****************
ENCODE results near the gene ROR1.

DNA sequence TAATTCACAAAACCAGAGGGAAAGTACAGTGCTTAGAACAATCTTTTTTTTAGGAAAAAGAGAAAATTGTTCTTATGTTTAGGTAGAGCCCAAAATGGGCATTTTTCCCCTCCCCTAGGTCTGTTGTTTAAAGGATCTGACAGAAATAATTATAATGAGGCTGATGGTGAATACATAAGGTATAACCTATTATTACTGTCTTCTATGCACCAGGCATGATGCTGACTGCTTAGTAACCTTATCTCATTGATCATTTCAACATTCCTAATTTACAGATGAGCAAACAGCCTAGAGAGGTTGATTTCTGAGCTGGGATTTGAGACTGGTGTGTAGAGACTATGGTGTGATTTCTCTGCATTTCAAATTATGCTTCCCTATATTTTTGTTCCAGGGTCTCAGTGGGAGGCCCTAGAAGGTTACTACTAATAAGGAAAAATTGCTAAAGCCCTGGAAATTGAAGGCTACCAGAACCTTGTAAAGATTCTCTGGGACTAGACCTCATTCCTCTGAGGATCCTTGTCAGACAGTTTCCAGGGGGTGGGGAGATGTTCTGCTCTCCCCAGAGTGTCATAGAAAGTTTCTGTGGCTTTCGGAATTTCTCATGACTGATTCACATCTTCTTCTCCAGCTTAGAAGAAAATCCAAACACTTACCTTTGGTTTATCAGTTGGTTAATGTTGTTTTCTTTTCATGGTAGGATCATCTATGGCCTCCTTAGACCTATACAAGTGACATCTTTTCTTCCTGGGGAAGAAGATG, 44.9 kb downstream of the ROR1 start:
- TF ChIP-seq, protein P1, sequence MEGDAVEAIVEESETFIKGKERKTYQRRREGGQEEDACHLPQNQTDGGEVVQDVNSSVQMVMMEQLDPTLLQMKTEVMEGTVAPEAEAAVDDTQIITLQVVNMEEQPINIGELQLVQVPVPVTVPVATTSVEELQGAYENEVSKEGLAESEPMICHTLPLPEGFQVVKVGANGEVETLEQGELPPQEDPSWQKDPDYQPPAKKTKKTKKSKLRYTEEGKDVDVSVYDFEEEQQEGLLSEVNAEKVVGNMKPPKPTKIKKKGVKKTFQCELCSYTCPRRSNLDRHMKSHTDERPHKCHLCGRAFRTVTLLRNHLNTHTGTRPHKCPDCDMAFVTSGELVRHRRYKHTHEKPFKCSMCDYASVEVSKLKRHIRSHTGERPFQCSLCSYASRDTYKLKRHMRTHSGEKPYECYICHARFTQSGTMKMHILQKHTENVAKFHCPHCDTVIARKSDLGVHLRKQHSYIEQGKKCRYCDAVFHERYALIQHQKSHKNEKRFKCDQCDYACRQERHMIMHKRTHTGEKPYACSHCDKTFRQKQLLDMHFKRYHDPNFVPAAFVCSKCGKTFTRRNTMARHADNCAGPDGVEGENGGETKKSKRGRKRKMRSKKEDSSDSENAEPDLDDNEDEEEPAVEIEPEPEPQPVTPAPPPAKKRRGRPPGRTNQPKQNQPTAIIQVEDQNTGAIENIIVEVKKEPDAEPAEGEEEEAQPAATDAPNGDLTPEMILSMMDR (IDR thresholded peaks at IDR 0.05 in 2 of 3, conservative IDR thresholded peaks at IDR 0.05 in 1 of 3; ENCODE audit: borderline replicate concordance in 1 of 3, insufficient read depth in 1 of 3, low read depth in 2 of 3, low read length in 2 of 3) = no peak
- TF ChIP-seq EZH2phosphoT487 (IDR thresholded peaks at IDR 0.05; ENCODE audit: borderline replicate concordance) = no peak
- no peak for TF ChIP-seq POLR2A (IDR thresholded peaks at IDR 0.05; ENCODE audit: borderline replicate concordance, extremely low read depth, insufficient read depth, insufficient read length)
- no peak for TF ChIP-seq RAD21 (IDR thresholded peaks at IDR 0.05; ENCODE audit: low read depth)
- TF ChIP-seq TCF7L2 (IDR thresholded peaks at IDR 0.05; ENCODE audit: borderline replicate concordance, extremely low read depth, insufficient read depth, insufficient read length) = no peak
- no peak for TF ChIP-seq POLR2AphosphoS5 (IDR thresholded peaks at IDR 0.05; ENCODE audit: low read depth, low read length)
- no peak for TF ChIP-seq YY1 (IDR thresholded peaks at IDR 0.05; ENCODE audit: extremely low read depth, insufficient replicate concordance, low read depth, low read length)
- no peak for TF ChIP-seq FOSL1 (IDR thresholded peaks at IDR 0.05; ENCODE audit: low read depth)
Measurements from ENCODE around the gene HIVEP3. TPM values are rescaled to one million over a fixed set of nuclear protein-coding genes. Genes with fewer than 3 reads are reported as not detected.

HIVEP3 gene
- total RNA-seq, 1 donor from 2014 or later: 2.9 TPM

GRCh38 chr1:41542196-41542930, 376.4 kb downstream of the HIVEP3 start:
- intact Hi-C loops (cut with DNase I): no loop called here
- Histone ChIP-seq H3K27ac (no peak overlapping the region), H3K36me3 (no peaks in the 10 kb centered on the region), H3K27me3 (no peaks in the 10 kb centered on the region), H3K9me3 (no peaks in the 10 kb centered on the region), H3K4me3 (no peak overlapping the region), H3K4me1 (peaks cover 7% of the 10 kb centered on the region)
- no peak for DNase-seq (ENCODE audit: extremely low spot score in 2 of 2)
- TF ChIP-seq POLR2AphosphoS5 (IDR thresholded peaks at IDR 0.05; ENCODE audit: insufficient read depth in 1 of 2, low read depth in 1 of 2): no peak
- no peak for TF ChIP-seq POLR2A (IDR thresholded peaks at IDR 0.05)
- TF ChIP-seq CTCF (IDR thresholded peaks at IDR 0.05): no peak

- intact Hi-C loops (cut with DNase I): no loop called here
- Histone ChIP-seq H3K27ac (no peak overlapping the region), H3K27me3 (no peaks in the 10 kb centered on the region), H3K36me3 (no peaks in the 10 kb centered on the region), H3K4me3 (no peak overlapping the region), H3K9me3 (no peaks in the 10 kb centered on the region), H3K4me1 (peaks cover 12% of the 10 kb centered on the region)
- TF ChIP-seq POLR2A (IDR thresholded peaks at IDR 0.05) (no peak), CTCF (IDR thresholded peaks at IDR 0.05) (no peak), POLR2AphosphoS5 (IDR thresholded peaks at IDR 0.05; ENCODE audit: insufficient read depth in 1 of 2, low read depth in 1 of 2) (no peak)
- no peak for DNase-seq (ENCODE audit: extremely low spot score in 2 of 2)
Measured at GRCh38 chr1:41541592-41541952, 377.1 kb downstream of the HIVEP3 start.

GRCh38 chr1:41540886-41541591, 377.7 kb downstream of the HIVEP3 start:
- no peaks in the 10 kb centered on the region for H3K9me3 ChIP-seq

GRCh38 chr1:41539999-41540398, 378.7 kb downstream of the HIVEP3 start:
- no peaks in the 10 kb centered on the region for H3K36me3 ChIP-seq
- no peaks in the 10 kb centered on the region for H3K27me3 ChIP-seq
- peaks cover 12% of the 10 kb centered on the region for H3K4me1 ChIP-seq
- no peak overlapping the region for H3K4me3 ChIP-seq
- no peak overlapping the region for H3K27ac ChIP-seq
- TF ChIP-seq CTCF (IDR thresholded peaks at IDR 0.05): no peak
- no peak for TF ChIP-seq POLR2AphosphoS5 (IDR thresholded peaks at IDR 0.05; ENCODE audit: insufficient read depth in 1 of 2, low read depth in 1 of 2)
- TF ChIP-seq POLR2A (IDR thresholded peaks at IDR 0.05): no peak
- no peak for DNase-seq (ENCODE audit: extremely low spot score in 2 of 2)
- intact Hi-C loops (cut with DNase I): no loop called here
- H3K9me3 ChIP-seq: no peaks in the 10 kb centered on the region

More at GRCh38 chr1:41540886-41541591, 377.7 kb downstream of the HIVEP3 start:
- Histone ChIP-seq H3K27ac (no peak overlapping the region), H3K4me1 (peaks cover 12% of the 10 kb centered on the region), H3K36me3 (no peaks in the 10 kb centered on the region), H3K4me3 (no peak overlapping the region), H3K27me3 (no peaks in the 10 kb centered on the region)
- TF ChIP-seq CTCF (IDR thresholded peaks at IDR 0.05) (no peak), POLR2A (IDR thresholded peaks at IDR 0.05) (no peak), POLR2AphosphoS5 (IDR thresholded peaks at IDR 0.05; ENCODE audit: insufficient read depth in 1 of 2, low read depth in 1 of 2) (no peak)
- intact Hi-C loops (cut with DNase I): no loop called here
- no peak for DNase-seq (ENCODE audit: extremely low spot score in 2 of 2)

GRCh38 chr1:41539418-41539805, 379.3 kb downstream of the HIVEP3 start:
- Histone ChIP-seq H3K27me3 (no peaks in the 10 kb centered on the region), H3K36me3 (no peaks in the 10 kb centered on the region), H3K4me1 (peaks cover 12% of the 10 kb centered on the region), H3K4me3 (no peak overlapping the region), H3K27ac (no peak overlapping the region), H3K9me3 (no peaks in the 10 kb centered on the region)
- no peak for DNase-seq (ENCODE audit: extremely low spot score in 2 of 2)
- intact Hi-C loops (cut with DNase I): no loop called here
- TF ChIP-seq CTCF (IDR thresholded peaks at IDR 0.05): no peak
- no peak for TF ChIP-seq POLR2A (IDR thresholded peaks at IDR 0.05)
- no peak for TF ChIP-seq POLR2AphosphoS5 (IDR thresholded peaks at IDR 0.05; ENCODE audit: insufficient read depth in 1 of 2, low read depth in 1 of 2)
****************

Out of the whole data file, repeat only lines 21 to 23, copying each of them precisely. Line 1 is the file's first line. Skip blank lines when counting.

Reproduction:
- intact Hi-C loops (cut with DNase I): no loop called here
- Histone ChIP-seq H3K27ac (no peak overlapping the region), H3K27me3 (no peaks in the 10 kb centered on the region), H3K36me3 (no peaks in the 10 kb centered on the region), H3K4me3 (no peak overlapping the region), H3K9me3 (no peaks in the 10 kb centered on the region), H3K4me1 (peaks cover 12% of the 10 kb centered on the region)
- TF ChIP-seq POLR2A (IDR thresholded peaks at IDR 0.05) (no peak), CTCF (IDR thresholded peaks at IDR 0.05) (no peak), POLR2AphosphoS5 (IDR thresholded peaks at IDR 0.05; ENCODE audit: insufficient read depth in 1 of 2, low read depth in 1 of 2) (no peak)